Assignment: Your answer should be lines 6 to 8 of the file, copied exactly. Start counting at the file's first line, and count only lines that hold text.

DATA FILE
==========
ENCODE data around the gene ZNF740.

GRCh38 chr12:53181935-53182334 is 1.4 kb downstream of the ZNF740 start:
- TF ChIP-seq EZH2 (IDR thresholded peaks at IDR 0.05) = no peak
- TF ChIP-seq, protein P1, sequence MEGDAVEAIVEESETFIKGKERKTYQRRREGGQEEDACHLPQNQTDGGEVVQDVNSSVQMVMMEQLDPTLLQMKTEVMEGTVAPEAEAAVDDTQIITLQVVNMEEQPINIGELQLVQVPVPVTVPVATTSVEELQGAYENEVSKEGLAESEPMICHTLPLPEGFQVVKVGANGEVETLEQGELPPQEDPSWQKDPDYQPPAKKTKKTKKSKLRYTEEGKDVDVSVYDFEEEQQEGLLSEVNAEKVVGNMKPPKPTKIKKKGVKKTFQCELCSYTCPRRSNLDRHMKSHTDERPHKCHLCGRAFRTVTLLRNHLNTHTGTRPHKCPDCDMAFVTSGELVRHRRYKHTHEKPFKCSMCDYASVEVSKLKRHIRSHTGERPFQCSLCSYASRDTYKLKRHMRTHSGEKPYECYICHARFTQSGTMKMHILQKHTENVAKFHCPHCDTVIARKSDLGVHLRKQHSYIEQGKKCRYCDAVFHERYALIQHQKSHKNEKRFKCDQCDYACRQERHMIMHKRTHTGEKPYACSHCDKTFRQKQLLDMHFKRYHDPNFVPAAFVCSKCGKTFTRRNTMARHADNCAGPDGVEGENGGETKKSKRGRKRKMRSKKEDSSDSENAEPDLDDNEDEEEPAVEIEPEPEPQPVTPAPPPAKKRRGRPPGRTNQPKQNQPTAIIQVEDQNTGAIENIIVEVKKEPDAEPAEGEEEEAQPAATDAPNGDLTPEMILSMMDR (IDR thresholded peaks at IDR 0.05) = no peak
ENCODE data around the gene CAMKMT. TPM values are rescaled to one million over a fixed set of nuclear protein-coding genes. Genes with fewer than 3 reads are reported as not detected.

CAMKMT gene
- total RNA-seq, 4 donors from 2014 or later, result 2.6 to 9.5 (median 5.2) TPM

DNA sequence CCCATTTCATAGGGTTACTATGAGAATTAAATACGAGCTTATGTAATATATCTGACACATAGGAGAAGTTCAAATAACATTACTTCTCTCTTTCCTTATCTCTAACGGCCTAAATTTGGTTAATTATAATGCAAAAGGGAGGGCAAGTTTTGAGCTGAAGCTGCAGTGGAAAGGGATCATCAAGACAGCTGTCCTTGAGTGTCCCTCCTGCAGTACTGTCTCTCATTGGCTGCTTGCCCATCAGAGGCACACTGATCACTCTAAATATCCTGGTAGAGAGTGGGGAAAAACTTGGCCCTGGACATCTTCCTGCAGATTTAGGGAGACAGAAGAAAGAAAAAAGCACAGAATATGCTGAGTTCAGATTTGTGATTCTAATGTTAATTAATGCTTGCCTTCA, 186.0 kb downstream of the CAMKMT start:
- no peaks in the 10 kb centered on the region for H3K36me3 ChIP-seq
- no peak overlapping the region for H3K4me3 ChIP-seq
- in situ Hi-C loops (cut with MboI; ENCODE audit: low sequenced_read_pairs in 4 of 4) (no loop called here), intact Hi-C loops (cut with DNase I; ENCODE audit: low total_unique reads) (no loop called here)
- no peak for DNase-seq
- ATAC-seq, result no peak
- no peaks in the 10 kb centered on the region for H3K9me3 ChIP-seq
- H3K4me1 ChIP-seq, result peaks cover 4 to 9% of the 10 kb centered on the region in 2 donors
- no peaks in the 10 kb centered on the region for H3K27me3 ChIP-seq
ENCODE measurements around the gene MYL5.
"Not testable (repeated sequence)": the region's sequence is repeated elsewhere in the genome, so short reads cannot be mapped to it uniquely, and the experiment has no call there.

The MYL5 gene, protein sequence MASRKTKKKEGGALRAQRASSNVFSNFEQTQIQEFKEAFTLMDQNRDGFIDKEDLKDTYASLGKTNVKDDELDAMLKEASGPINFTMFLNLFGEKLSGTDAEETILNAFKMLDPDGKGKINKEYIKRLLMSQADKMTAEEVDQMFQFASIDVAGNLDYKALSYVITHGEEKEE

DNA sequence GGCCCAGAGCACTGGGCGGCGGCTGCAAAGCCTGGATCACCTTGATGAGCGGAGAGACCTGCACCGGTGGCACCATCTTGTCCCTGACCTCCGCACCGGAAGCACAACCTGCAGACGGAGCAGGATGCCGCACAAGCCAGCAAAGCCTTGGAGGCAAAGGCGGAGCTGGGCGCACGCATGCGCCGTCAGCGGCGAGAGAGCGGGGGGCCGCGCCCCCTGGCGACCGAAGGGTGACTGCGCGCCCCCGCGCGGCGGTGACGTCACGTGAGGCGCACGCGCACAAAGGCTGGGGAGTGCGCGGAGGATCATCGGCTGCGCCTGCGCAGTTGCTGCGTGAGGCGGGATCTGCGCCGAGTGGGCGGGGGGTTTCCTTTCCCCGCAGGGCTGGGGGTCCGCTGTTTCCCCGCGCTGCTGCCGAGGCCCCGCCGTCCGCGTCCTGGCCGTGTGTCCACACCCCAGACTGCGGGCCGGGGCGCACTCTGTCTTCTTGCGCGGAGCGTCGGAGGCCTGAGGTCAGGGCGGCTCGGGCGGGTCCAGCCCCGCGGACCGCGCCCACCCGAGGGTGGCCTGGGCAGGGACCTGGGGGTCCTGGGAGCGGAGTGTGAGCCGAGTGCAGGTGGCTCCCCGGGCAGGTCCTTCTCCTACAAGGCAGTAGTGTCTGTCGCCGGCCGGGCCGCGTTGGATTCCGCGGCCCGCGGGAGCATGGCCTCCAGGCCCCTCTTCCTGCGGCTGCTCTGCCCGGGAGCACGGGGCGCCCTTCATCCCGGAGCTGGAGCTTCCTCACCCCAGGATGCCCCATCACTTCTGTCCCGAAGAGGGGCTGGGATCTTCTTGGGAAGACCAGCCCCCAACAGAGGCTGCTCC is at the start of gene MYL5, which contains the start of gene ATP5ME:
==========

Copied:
CAMKMT gene
- total RNA-seq, 4 donors from 2014 or later, result 2.6 to 9.5 (median 5.2) TPM

DNA sequence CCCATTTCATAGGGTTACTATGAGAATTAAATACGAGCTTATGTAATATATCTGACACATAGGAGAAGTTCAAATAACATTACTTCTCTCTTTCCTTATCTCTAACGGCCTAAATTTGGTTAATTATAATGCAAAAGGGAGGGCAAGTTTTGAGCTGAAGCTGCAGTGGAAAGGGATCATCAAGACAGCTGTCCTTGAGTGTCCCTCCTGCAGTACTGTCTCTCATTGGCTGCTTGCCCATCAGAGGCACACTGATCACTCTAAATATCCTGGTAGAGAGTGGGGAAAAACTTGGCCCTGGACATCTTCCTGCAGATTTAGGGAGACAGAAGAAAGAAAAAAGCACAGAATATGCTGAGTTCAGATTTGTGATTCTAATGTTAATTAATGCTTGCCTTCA, 186.0 kb downstream of the CAMKMT start: